Culture is at the heart of the immigration debate, and the former Archbishop of Canterbury Lord Carey, has rekindled what started with the revelations about Labour's imported millions last year.
Nobody could figure out why we have had the huge numbers of migrants from cultures that could hardly be more dissimilar to our own, to add to the dole queues and housing waiting lists; and store up problems for tomorrow in non-integrating migrant enclaves. Then earlier this year we discovered courtesy of Andrew Neather -- Blair's former adviser -- that it was to dilute the mass of ordinary folk, simply because we are not well disposed to whatever out-dated utopia they still envisage for us all.
The Government covered its tracks by scrapping counting in or out of the country non-EU nationals, and then by not enabling the Home Office or the DWP to cross-check immigration status and benefit claims and NI numbers; and has now fobbed us off with its 'points system' that does not alter how the vast majority of migrants are processed -- particularly those allowed to enter not through any work criteria, but by 'family reunion' and the like.
The huge numbers from undeveloped-world backwaters in sub-Saharan Africa and the Indian subcontinent are not merely of little or no use to the economy, but a serious drain on it. It's known that some migrant sub-groups such as Bengalis and Somalis have adult male unemployment rates unchanged at above 50% even in boom times. They are not integrating. They form enclaves that at best integrate only at the margin; and which easily grow beyond the critical mass needed to be self-sustaining. They grow by 'chain-migration' facilitated by a near non-policy on immigration that in no aspect works in practice. The result is that the majority of new housing now is required for migrants, and the majority of births are to migrants.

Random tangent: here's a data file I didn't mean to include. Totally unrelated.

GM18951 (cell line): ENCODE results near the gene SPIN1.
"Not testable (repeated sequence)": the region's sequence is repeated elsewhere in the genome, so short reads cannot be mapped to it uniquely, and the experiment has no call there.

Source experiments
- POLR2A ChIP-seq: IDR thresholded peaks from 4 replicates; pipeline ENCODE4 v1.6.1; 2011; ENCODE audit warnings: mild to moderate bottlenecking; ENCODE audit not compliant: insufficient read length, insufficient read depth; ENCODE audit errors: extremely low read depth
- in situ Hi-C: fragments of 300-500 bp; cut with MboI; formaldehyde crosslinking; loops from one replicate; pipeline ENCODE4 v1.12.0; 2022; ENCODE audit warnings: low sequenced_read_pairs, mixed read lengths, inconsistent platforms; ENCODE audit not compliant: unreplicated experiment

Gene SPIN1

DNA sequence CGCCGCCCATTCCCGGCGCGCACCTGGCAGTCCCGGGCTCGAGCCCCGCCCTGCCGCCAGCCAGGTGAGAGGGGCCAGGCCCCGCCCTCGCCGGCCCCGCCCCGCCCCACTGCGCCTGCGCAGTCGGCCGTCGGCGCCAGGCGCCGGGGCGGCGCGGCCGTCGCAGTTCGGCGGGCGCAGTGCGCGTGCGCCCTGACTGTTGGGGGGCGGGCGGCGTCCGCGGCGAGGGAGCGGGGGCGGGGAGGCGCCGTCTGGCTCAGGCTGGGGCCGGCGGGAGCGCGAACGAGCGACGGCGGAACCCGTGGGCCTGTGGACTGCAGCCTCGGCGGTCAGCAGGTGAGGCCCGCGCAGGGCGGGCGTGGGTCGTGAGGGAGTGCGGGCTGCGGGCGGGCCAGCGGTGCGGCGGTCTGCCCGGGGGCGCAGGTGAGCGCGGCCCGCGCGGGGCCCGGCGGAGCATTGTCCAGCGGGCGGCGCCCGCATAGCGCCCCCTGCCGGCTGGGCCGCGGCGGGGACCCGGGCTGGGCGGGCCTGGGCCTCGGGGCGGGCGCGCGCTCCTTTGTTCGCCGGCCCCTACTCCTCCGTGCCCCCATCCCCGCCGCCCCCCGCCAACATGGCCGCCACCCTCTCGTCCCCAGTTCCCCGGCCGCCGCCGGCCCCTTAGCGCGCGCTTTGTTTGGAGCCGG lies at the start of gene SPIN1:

Of course, some migrant groups -- not least some Muslim groups -- indeed do progressively integrate into the host community; but you need only a tiny minority of zealots and a minority of passive supporters to produce gathering strife. We know from surveys that we have more than enough individuals in both of those categories. The Home Office has produced internal reports sounding the alarm here. We well know the nature of the problem from Northern Ireland. Future internal conflict through Muslim fanaticism is not unlikely to make 'The Troubles' look like a little noisy-neighbours dispute. And ordinary people are already thinking about this: just listen to the conversation in pubs.
Lord Carey and Frank Field are right that we need not only to get migration rates back to the levels they were pre-Blair, but also that we must assess those who seek to come here, and those who once here seek permanent residence, to take into account cultural differences.
Just as there needs to be profiling of international air passengers, we will have to junk concerns about judging people.
We need to ask: 'Are you going to become one of us'?
And that question will have to be rhetorical in many cases.